About the Author: Tim Lazaro - Tim Lazaro is a Celtic Symbols enthusiast. - 
Articles Source: Celtic Motherhood Symbol

Tuesday, June 6, 2017

The Connection Between Northern European Astronomy and Their Gods and TREE OF LIFE

Each generation in a tribe confronted numerous challenges it had to successfully meet, if the nation was to survive. These included clan obligations, religious relationships, camp work, acquiring stories, and so on. To acquire the vital necessary learning, the cultures put sophisticated systems in place for the tribe to utilize. These duties were rooted in their special perspective on the nature of humans and of the environment. The ancients considered themselves part of the natural world. They believed everything came from the same source thus a bear, wolf or fish was our brother or sister and part of the evolutionary tree for a purpose. A bear being a relative is far more likely to be treated with kindness then an object, most urbanized people have become - disconnected from their brother A Tribe members life was shared with all creation in a common world. As they examined the natural world, they discovered in nature its marvellous detail of how it functioned. Each tribe reproduced habits of the species they observed so they to lived with the flow. In other words each 'fine' of the tribe replicated an animal's teachings into tribal life & some began to see the written history of these animal gods in the stars as well. All ancient mythology is but symbolism for a sort of Genealogy of the Tree of Life.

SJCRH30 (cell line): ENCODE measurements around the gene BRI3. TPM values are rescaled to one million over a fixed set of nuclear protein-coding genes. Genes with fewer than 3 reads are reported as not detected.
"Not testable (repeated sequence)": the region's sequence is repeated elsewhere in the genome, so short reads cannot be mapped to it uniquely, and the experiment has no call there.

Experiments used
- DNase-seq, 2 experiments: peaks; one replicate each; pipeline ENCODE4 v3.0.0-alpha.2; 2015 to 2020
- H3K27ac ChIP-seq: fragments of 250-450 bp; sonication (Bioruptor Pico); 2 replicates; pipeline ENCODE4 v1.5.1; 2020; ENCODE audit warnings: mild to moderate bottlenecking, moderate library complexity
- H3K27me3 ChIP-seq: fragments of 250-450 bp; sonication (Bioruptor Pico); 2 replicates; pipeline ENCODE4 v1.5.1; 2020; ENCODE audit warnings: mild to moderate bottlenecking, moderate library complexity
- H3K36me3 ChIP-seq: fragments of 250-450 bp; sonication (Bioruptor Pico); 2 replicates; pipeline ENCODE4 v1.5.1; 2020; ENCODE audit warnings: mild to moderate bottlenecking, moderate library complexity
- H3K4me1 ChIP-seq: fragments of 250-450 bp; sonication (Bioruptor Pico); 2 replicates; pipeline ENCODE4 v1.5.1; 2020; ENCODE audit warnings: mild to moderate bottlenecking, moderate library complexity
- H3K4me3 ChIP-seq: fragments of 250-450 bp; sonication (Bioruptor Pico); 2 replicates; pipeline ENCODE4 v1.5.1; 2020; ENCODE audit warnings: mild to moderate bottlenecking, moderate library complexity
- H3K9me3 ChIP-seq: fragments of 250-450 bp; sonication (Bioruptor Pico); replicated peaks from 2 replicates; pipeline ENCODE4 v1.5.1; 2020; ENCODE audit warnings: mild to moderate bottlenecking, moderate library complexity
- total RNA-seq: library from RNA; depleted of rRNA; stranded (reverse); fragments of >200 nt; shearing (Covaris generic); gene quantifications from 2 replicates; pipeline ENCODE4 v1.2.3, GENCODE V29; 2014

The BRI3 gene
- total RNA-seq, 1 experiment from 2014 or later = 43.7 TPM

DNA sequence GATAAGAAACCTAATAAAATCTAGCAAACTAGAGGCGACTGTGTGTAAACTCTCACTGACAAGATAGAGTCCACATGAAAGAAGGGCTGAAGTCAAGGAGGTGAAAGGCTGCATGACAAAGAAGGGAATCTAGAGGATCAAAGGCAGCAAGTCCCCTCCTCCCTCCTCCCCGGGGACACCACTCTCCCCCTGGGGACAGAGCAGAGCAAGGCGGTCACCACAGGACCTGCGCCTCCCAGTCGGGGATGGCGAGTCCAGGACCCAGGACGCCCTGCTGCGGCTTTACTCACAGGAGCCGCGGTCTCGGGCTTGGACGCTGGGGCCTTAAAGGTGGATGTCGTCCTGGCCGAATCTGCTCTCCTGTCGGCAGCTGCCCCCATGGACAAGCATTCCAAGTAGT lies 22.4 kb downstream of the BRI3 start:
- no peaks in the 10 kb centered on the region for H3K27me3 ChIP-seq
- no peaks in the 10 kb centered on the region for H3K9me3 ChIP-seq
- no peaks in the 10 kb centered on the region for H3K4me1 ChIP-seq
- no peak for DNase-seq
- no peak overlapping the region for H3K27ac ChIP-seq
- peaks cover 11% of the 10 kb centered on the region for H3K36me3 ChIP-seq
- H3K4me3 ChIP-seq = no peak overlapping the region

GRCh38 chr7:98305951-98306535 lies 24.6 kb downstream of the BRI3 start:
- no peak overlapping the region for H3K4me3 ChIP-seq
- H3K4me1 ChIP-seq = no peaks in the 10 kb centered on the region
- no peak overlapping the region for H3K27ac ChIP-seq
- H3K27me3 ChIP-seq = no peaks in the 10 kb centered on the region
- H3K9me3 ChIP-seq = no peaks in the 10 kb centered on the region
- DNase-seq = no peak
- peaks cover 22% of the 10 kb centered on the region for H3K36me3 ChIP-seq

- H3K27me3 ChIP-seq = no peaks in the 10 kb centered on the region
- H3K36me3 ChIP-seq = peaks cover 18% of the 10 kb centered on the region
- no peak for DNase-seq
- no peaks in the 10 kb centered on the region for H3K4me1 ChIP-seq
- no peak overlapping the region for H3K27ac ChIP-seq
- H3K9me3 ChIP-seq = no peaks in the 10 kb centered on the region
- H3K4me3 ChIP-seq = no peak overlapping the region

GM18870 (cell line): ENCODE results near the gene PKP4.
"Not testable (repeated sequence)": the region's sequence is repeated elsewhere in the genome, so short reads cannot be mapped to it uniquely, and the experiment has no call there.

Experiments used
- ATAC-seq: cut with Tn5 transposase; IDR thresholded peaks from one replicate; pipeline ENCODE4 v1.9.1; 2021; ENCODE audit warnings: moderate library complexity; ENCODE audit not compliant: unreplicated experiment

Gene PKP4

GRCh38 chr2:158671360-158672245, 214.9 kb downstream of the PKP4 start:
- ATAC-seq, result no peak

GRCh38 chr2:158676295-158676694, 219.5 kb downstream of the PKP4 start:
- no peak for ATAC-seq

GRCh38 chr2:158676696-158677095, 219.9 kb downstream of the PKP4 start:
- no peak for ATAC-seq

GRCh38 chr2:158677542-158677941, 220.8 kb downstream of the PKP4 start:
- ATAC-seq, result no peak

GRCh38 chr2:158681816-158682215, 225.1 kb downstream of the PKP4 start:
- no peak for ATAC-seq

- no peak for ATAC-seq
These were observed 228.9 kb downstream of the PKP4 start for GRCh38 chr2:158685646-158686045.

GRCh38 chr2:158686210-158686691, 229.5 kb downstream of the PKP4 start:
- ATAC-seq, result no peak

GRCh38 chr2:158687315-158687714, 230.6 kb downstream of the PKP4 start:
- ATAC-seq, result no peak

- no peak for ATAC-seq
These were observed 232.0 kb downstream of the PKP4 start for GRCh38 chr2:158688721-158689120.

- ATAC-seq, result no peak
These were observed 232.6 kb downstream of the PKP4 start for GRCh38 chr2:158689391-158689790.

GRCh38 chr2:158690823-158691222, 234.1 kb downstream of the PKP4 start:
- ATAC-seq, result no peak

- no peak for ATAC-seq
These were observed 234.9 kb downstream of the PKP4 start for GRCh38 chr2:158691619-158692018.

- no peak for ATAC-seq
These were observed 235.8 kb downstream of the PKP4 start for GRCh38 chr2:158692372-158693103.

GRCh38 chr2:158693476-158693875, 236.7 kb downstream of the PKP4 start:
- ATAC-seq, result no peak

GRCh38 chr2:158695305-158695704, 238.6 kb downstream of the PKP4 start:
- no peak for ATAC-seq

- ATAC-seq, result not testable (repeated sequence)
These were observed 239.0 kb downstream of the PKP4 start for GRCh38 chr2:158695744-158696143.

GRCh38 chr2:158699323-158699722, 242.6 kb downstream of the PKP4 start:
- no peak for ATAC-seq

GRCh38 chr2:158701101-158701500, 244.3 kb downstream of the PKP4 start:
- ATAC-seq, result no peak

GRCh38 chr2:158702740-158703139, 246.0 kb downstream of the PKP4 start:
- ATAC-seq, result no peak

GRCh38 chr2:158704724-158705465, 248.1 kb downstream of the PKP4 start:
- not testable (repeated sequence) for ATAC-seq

The world tree Yggdrasil. At the foot of the t...
The world tree Yggdrasil. Photo: Wikipedia